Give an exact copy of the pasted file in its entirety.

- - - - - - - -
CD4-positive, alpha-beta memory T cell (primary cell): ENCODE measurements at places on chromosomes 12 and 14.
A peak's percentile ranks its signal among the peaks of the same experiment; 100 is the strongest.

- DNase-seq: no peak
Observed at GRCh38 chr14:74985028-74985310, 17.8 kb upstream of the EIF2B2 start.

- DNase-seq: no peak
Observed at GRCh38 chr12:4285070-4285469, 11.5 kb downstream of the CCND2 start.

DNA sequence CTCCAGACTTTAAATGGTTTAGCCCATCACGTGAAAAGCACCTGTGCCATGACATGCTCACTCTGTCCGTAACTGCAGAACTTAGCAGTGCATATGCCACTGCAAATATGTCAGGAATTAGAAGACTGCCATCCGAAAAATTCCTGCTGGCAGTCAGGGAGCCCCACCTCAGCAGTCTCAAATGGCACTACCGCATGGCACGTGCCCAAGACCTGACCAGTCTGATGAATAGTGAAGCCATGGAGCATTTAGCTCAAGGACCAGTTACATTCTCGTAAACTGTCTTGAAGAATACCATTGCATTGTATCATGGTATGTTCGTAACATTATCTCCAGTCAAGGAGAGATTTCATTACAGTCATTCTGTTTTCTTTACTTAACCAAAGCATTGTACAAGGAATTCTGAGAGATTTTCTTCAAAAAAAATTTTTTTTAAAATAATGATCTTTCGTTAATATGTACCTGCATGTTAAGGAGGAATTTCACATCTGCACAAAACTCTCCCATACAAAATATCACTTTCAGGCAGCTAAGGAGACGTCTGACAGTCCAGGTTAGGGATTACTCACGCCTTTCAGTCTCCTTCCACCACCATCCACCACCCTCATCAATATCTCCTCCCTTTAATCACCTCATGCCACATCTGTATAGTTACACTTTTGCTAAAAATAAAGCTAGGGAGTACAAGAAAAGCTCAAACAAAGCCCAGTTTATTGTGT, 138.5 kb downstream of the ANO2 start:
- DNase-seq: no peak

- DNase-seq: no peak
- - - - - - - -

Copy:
CD4-positive, alpha-beta memory T cell (primary cell): ENCODE measurements at places on chromosomes 12 and 14.
A peak's percentile ranks its signal among the peaks of the same experiment; 100 is the strongest.

- DNase-seq: no peak
Observed at GRCh38 chr14:74985028-74985310, 17.8 kb upstream of the EIF2B2 start.

- DNase-seq: no peak
Observed at GRCh38 chr12:4285070-4285469, 11.5 kb downstream of the CCND2 start.

DNA sequence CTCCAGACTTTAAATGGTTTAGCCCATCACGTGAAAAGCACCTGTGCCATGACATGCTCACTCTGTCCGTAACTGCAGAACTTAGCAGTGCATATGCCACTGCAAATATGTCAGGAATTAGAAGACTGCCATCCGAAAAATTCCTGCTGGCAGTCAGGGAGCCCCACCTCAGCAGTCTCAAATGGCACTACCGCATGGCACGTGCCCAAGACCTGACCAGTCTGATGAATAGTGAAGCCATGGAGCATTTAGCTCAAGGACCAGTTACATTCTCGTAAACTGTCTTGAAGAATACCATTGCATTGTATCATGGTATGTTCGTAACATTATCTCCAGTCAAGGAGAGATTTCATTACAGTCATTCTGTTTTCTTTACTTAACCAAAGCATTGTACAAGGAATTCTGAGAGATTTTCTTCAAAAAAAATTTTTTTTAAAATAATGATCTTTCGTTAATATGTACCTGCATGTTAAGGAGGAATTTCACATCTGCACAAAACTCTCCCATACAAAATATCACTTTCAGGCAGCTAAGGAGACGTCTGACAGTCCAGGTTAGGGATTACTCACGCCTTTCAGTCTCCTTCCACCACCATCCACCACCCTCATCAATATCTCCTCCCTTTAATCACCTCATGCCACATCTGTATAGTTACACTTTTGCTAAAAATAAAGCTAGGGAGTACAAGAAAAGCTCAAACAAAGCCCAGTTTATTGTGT, 138.5 kb downstream of the ANO2 start:
- DNase-seq: no peak

- DNase-seq: no peak